You Won’t Believe Who Google Laid Off (Or Maybe You Totally Will) – PJ Media

When search and services tech giant Google announced layoffs for 12,000 workers worldwide last month, my first question was, “Which workers?”

These things matter. Twitter owner and temporary (?) CEO Elon Musk laid off half of his workforce almost immediately upon taking control of the company, and dire predictions aside, the social platform is still functioning. Not without hiccups, since Musk is making major changes under the hood to rid Twitter of its inherent speech-silencing biases. But Twitter runs fine with what just a few months ago Silicon Valley would have considered a skeleton crew.

I probably don’t have to tell you this, but it deeply matters who gets the boot.

In the world of software, cruft is the accumulation of “defective, superseded, useless, superfluous, or dysfunctional elements” that slow things down. As it turns out, once-sleek tech startups begin accumulating cruft almost as soon as the big money starts coming in.

Here’s one small — but infamous — example of the kind of Twitter employee who got Elon’s boot:

Twitter never made the kind of money the super-bigs like Google, Apple, and Facebook do. And yet do-nothing twentysomething marketing deadweight types were getting treated to perks right out of Lifestyles of the Rich and Useless.

When a programmer who created and coded some great new Google feature gets canned, that’s maybe not smart. When the sysop who keeps the servers humming smoothly is issued walking papers, ditto. When some human resources ninny who believes their job is holding the occasional brain-storming session in between catered sushi and in-house massage therapy, that’s some corporate cruft best excised with extreme prejudice.

So who is Google trimming, the meat or the fat?

Maybe a bit of both.

The New York Post told the story on Tuesday of Ali Neil, a 29-year-old Google engineer who got her pink slip at 2 a.m. on the day the layoffs were executed. She told Business Insider that she’d “bled for Google,” and that she’d have to look for a new job in “one of the most difficult hiring situations and housing markets.” Neil was locked out of her work accounts and laptop (naturally) and was told she wouldn’t be allowed to come into the office to drop it off.

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On the other hand, Neil had only worked for Google since 2020 and was in her third month of mental health leave. If she’s suffering from an actual mental health condition, that’s one thing. If Neil was taking advantage of a corporate leave policy to take a long break after a short employment, she practically put her own head on the chopping block.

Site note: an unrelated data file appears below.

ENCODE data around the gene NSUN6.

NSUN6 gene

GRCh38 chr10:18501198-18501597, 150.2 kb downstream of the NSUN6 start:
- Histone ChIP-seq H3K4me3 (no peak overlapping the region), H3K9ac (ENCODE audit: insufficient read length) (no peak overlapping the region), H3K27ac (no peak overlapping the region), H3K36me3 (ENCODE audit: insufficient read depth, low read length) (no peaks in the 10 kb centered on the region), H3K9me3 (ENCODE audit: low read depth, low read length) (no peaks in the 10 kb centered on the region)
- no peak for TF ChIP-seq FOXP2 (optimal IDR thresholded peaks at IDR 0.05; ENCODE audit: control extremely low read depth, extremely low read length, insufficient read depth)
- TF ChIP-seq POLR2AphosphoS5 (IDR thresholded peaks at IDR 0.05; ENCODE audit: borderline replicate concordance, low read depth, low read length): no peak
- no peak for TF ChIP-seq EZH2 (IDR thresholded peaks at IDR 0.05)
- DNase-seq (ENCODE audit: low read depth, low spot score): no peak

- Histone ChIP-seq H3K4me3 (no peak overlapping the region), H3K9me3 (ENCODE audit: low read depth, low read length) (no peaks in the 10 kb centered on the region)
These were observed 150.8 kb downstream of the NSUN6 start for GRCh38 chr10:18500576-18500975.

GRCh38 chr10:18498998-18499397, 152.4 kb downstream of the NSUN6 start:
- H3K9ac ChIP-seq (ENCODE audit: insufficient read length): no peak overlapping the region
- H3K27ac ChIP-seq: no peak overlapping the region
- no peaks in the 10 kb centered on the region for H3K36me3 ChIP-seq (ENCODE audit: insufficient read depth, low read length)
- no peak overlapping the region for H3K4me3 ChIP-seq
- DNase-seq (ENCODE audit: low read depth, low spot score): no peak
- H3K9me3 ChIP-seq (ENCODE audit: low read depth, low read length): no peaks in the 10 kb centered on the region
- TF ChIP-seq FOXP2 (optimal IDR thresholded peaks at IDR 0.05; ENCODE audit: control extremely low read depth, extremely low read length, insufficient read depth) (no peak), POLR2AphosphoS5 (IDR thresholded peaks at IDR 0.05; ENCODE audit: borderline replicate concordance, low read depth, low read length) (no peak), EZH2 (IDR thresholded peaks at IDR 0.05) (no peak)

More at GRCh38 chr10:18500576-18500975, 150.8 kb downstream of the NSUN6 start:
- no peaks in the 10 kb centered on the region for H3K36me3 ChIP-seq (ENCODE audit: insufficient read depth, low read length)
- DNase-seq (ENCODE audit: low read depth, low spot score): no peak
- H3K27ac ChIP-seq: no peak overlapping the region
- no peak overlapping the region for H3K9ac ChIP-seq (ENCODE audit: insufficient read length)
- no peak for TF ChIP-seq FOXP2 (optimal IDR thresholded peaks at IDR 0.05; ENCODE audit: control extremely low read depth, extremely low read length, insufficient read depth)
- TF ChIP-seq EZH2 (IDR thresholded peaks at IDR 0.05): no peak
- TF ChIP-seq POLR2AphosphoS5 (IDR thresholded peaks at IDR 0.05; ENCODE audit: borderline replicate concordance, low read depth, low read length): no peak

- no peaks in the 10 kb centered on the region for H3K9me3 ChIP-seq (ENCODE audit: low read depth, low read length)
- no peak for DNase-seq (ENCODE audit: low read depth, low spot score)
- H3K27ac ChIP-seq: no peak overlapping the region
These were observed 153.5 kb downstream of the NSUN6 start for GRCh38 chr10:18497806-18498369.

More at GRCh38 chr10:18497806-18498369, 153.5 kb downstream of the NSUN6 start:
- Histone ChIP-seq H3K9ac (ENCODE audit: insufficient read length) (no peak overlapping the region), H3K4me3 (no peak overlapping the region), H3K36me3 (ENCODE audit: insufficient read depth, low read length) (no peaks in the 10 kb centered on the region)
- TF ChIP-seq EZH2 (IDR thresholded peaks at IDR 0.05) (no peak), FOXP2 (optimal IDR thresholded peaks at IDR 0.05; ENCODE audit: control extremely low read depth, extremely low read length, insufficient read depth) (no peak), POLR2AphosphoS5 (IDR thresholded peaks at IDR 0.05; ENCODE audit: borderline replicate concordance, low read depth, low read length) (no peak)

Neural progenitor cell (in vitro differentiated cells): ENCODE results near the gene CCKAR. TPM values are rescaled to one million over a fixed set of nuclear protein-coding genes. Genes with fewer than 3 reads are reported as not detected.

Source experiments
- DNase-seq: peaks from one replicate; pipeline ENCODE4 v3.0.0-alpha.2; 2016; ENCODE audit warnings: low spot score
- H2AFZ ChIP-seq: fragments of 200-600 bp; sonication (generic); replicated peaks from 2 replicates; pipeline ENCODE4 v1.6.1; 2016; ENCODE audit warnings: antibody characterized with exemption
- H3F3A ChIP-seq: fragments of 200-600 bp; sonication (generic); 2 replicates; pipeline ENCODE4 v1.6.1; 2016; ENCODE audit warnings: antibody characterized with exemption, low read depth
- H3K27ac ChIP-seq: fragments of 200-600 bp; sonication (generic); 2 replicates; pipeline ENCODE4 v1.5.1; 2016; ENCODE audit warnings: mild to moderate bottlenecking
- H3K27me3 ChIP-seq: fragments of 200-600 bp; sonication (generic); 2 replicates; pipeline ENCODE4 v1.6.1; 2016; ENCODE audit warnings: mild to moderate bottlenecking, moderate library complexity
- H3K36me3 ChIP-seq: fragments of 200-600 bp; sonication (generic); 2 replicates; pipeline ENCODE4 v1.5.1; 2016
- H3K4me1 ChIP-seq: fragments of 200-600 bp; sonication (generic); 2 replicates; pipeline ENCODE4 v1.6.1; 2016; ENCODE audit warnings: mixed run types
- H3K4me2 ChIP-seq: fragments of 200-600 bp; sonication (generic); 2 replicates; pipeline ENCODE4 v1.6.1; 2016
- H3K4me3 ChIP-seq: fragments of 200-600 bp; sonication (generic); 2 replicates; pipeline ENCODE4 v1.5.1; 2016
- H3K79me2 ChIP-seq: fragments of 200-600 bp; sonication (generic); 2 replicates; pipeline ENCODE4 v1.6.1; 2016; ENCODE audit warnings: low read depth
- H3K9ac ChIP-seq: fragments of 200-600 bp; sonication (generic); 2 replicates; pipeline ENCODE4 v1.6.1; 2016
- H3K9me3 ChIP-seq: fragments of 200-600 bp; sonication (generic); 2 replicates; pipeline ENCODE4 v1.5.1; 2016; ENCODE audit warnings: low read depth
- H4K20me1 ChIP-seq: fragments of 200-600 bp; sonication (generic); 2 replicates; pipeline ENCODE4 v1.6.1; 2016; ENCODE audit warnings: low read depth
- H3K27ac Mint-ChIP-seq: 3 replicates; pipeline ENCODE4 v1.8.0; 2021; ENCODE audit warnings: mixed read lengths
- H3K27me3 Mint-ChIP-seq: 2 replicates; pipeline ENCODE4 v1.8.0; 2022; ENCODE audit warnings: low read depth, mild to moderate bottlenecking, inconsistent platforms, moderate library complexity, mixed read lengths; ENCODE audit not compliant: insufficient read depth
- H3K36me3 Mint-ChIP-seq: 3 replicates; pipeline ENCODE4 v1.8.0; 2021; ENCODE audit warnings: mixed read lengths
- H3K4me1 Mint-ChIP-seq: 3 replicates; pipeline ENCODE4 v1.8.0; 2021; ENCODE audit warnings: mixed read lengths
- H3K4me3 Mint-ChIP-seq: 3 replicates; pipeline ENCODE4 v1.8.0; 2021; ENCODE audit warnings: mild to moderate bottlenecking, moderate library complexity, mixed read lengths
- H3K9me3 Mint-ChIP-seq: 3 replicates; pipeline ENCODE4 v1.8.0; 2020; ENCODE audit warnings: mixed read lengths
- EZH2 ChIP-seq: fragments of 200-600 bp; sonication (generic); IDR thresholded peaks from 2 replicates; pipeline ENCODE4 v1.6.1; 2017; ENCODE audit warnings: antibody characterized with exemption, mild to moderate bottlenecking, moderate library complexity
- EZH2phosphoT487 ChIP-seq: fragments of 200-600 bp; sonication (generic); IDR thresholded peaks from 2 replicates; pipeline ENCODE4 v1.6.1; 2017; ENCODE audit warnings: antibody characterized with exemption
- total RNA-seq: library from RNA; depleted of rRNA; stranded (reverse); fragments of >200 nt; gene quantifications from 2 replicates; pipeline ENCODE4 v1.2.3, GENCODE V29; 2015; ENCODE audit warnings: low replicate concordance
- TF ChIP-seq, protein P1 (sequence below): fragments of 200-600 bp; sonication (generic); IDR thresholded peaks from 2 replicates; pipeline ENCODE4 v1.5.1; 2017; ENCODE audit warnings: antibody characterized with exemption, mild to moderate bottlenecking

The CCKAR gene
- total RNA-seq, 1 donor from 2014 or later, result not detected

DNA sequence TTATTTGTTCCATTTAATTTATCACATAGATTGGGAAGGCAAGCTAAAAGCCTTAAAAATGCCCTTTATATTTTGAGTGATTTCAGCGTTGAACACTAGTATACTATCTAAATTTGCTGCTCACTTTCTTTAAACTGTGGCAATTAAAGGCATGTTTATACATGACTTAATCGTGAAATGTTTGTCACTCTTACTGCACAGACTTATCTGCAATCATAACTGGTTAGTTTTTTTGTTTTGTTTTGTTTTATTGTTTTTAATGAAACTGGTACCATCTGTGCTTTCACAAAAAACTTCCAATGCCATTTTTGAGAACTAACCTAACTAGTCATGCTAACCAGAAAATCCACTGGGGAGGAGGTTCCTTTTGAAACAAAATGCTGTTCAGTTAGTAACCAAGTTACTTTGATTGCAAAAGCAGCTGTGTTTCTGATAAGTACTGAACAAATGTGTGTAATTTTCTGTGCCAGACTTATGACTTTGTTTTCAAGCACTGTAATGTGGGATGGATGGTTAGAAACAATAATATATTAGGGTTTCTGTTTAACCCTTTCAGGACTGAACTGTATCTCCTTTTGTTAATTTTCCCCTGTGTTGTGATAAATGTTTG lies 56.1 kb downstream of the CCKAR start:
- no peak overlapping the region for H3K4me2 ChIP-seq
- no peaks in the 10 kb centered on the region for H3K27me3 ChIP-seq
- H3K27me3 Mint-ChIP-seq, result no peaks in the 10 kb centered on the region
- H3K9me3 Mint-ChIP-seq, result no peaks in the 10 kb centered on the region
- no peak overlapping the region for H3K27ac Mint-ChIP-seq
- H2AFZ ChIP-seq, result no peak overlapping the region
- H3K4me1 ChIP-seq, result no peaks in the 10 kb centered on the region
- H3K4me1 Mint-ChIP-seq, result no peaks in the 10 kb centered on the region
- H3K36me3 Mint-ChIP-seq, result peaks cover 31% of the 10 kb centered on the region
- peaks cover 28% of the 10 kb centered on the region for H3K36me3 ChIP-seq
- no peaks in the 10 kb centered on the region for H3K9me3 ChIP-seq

Neither the Post nor BI makes it clear which possibility is the correct one.

Speaking of massages, Google laid off 31 massage therapists who had been employed at corporate HQ and other offices. I certainly harbor no ill will towards them, and kind of wish I worked for a company big enough to send a masseuse to my home office once a week.

Or even just once a month, if anyone from corporate is reading this.

Those therapists undoubtedly had good gigs at Google, and I hope they aren’t long out of work. Still, when a big business is facing stiff economic headwinds, perks like free massages are among the first things to go.

A recruiter on maternity leave found out she’d been laid off while feeding her three-week-old daughter at zero-dark-thirty. This one is a sad case, but I’m thinking recruiters are among the first to go when there’s going to be a lot less hiring.

Google’s “head of mental health and wellbeing” also got the axe after 15 years with the Menlo Park-based company. “I have had so many emotions these past few days,” former chief head shrinker Kristin Maczko wrote on LinkedIn. “I am sad to leave the many friends and colleagues who I have worked with at Google.” Much of her team was let go, too.

Maczko seems like a curious case. According to MSN, she started as a data scientist in 2008, before moving into finance and leadership roles in Google’s cloud services. Those are all profit centers for the company, but in 2021 she took on the “mental health and wellbeing” job that generates expenses, not profits.

The Big Tech layoffs might just be getting started, too.

If there are lessons in Google’s mess of layoffs, it’s the obvious ones — and they apply to all industries, not just Big Tech.

Don’t make yourself dispensable. Work in a profit center, not in an expense generator. And if you’re part of the services crew brought on to provide corporate perks, keep your options open at all times.

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